Sardinia – Island of Megaliths

01.07.2021 to 30.09.2021
Neues Museum

The Museum für Vor- und Frühgeschichte at the Neues Museum is the first European stop for a major exhibition that focuses on the culture of Sardinia’s ancient megaliths, in particular those of the Nuragic culture. 

After Berlin, this international show will continue on its way, making stops at the Hermitage in Saint Petersburg, the National Archaeological Museum in Thessaloniki and the MANN – National Archaeological Museum in Naples. It presents museum-goers with the histories, material artefacts, and the fascinating and unique landscapes and civilisations of the ancient megalithic cultures of Sardinia, which continue to present scholars with all kinds of puzzling questions. 

Sardinia – An Island in the Middle of the Mediterranean

Sardinia is an island in the middle of the Mediterranean, which today is recognised by scholars around the world as having played a central role in prehistoric and early-historical contacts between civilisations, both within the “Mare Nostrum” (the Tyrrhenian Sea) and in terms of relationships with Middle and Northern Europe and the Levant. On this island, cultures and civilisations evolved thousands of years ago which have left behind unique, monumental structures and ruins that continue to mark the Sardinian landscape. 

The Search for the True History of Sardinia’s Ancient Civilisations

The exhibition provides an overview of the current scholarly understanding of the history of Sardinia’s ancient civilisations, by way of important loans from the archaeological museums of Cagliari, Nuoro and Sassari, and through detailed pedagogical and multimedia aids, scale models and 3D reconstructions, which allow visitors to explore in detail the historical and geographical context of the exhibition. 

Sardinia as a Cultural Landscape: Megalithism

Megalithism – the practice of erecting architectural structures out of massive stones – is the overarching theme around which the history of Sardinia is arranged in this exhibition. This cultural practice marked the island over a long period, from the Neolithic Age through to the Bronze and Iron Ages, and is still inscribed in the Sardinian landscape today – through the traces left behind by the Nuragic civilisation, particularly the roughly 8,000 towers known as “nuraghes”.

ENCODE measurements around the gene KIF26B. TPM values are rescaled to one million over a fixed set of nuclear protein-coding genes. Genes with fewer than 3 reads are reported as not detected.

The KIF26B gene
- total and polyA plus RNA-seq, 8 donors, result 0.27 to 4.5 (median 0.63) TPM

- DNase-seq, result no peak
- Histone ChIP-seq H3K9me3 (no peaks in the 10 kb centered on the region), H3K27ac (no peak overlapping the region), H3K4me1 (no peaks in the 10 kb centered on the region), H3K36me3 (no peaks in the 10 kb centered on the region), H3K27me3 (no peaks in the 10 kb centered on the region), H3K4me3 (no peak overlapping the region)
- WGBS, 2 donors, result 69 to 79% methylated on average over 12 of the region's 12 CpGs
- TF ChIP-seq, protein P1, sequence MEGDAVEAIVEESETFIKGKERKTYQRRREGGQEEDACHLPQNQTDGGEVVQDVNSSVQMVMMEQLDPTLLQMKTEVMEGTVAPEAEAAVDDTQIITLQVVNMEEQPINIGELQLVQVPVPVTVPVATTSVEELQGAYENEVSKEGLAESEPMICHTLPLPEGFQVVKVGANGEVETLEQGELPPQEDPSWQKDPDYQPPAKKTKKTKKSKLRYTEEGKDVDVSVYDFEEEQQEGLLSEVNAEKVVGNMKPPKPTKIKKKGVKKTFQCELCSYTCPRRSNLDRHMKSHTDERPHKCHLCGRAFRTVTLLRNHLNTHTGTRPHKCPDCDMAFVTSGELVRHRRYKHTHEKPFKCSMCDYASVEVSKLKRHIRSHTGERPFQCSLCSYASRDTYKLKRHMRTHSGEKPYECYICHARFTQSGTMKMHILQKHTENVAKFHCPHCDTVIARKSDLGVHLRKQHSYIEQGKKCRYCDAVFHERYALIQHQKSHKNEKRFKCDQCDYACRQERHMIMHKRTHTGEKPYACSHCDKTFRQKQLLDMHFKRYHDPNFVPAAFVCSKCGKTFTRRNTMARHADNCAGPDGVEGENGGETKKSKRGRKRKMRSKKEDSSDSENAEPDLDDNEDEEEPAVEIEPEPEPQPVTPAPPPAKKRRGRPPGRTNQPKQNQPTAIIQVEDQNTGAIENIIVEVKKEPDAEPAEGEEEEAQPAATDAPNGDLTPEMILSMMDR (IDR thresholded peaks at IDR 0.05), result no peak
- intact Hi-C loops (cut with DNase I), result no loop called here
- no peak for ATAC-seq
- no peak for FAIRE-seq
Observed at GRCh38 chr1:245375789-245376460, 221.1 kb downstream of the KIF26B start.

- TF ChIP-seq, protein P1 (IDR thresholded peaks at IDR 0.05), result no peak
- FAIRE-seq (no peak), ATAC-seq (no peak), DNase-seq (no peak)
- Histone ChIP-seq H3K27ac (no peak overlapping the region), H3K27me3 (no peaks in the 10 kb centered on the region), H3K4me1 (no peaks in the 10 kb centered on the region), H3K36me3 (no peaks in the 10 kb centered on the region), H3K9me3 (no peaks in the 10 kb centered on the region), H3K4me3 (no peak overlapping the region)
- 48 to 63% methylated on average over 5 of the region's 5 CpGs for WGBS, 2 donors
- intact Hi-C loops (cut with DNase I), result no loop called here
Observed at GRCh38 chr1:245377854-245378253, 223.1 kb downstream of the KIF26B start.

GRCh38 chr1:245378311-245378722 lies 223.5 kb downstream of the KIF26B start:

The Nuragic Culture: Formative for the History of Sardinia

The exhibition revolves around the Domus de Janas – tombs from the Neolithic Age and the Copper Age – and the iconic statuettes of “Mother Goddess”, a number of which are true artistic masterpieces. The Nuragic culture was central to the Bronze Age on the island in diverse ways: through the collective burial sites known as “giants’ tombs”, through their contact with far-off civilisations and their remarkable Nuragic bronze statuettes depicting women, men, warriors and animals. 

The exhibition features votive swords, scale models of buildings and ships, and the unusual, imposing Mont’e Prama warriors: representations of a mythic past situated in the heyday of the Nuragic age, but which continued to be produced well into the Iron Age. Additionally, the exhibition analyses how the traces of this culture were preserved even after Sardinia was conquered by the Carthaginians in the late 6th century BC and the subsequent arrival of the Romans. 

Sardinia – Island of Megaliths is a special exhibition by the Office for Tourism, Handcrafts and Commerce of the region of Sardinia, in collaboration with the National Archaeological Museum of Cagilari, the Regional Directorate of Museums of Sardinia, the Museum für Vor- und Frühgeschichte of the Staatliche Museen zu Berlin, the Hermitage in Saint Petersburg, the National Archaeological Museum in Thessaloniki and the National Archaeological Museum in Naples (MANN). The exhibition is under the patronage of the Italian Ministry of Foreign Affairs and International Cooperation (MAECI)  and the Italian Ministry of Culture (MIC), in collaboration with the Fondazione di Sardegna. The organisation and overall coordination was assumed by the Villaggio Globale International.

James-Simon-Galerie, Bodestraße
10178 Berlin

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